Resolving the country’s continuing electricity crisis is the top priority in an out-of-the-ordinary State of the Nation Address by President Jacob Zuma.
President Zuma has used his annual State of the Nation Address, on 12 February, to announce measures intended to address the electricity shortages gripping South Africa.
Given deteriorating economic conditions, rising unemployment, growing – and often violent – public anger at the poor delivery of public services and the undeniable and continuing reality of “load shedding” power outages, this year’s address was, of necessity, a departure from the more obviously congratulatory tone seen in previous years.
The State of the Nation Address sets out the government’s priorities for the year ahead and is delivered to a joint sitting of both houses of Parliament, the National Assembly (the lower house) and the National Council of Provinces (the upper house), in the country’s legislative capital, Cape Town.
In a move designed to demonstrate the government’s awareness of voter concerns amid a steady stream of poor statistics, the Office of the Presidency had called upon South Africans in the weeks prior to the address to use social media to advise President Zuma of their suggestions for his speech. Unfortunately for the president, the majority of replies consisted of demands for his resignation or the repayment of public monies spent on the multi-million rand upgrade of his private homestead at Nkandla.
In a chaotic scene, MPs from the militant, left-leaning ANC breakaway Economic Freedom Fighters (EFF) followed through on their earlier threat to disrupt proceedings when they interrupted Zuma’s address to demand that he repay the 246 million rand ($27 million) spent on the Nkandla upgrade.
In response, EFF President Julius Malema and deputy leader Floyd Shivambu were evicted from the chamber, which was quickly followed by a brawl between the remaining EFF MPs and police personnel and parliamentary security staff. Soon after, opposition Democratic Alliance (DA) MPs walked out after the Speaker Baleka Mbete failed to answer a question from DA parliamentary leader Mmusi Maimane as to whether the officers who had evicted the EFF MPs had been actual police officers.
Resuming, President Zuma used his eighth State of the Nation Address, frequently referred to as SONA, to spell out measures to solve the severe electricity shortages and which have been among the more significant contributors to the country’s poor economic performance. Unemployment, for instance, stubbornly remains at just below 25 per cent and 54 per cent of South Africans live below the official poverty line of R25.50 ($2.80) per day.
Also included in the president’s ‘nine point plan to ignite growth and create jobs’, were:
- The revitalisation of the agricultural sector and the agro-processing value chain.
- Advancing beneficiation, or adding value to the country’s mineral wealth through job creation.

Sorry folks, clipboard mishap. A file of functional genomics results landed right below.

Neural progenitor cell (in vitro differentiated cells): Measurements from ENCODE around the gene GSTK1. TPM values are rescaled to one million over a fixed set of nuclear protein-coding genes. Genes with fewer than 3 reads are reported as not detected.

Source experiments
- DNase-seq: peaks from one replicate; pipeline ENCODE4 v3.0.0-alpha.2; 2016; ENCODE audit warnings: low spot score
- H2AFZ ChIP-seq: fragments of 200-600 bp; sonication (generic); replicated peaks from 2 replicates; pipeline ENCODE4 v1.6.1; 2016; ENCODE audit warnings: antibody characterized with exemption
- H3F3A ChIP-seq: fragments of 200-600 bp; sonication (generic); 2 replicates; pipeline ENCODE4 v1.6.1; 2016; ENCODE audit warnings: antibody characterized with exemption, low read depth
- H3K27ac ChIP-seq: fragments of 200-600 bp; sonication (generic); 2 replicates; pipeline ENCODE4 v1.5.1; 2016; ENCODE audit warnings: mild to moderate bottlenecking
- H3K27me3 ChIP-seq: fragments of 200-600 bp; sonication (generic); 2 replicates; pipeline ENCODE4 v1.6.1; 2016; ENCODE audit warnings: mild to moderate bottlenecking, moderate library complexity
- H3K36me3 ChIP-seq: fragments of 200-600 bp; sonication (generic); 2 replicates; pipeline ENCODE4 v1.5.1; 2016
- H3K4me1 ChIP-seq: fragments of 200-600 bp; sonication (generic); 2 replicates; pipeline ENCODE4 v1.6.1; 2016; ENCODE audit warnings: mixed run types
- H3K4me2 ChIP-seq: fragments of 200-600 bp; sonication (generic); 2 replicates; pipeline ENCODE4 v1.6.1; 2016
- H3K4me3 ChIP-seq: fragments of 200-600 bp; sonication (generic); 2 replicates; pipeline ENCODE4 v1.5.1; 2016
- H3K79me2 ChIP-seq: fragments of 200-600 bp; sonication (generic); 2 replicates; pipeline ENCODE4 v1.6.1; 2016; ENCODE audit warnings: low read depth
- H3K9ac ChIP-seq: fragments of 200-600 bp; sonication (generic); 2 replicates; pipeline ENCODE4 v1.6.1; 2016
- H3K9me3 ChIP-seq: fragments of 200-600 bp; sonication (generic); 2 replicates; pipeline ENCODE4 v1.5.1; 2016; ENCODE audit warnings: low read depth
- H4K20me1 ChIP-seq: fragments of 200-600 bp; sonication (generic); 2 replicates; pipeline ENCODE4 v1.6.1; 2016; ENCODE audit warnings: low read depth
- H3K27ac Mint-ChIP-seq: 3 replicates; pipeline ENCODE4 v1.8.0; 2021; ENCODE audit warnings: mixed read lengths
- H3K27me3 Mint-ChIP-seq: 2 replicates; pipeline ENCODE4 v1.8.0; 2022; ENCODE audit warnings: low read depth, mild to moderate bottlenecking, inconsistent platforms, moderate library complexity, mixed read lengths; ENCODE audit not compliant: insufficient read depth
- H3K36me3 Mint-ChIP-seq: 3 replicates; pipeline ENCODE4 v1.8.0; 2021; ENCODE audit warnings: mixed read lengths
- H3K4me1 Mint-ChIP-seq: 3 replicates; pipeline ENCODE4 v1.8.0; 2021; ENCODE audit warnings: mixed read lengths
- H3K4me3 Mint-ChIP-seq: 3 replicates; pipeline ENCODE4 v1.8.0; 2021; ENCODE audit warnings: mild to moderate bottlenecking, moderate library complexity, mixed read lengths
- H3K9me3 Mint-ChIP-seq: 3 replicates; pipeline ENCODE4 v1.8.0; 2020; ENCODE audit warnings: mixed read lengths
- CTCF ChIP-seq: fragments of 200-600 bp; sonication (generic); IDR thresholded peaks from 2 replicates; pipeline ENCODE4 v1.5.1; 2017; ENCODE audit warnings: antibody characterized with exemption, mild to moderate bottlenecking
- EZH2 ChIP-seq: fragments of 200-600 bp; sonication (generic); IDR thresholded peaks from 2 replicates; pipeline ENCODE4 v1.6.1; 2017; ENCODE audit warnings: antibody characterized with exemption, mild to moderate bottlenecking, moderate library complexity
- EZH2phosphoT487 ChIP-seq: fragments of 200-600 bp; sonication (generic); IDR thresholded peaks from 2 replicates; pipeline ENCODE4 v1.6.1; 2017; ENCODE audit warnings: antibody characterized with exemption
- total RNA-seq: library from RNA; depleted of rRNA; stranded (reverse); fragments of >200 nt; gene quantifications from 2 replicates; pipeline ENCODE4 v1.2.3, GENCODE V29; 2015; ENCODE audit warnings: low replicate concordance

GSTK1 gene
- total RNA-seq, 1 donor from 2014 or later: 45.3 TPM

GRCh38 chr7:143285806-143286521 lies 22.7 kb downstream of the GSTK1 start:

- More effective implementation of a higher impact Industrial Policy Action Plan.
- Encouraging private sector investment.
- Moderating workplace conflict.
- Unlocking the potential of Small, Medium and Micro-sized Enterprises(SMMEs), co-operatives, township and rural enterprises.
- State reform and boosting the role of state-owned companies, a broadband roll-out and improved water, sanitation and transport infrastructure.
- Operation Phakisa, to develop the “blue economy”, including offshore oil and gas resources 
Tellingly, solving the energy crisis topped the list. In addition to increasing wind, solar and hydro capacity, President Zuma committed South Africa to an expanded nuclear power programme capable of generating 9,600 megawatts as part of the government’s ‘Integrated Resource Plan 2010-2030’. Contenders for the construction of the new nuclear plants include the United States, France, South Korea, Russia and China. The government has set a target of having the first plant operational by 2023.
Among the other initiatives in this year’s SONA were proposed new legislation setting a land ownership ceiling of 12,000 hectares and a prohibition on the ownership of South African land by foreign nationals (although long-term leases will continue).
In citing the economic slowdown and focussing on the electricity crisis, the president has effectively conceded that his earlier target of five per cent economic growth by 2019 may now be difficult to achieve. That is a brave admission, as failure to achieve that target could have repercussions for the ANC at that year’s general election. It would make it even more difficult for the ruling party to refute the claims of poor governance and under-performance levelled against it by the DA and the EFF, to which it has already ceded ground. The ANC’s opponents and the South African public will be watching for successful outcomes to this year’s SONA as never before.
Leighton G. Luke
Indian Ocean Research Programme
 South African Government, ‘President Jacob Zuma: State of the Nation Address 2015’, 12 February 2015. <https://www.gov.za/president-jacob-zuma-state-nation-address-2015>.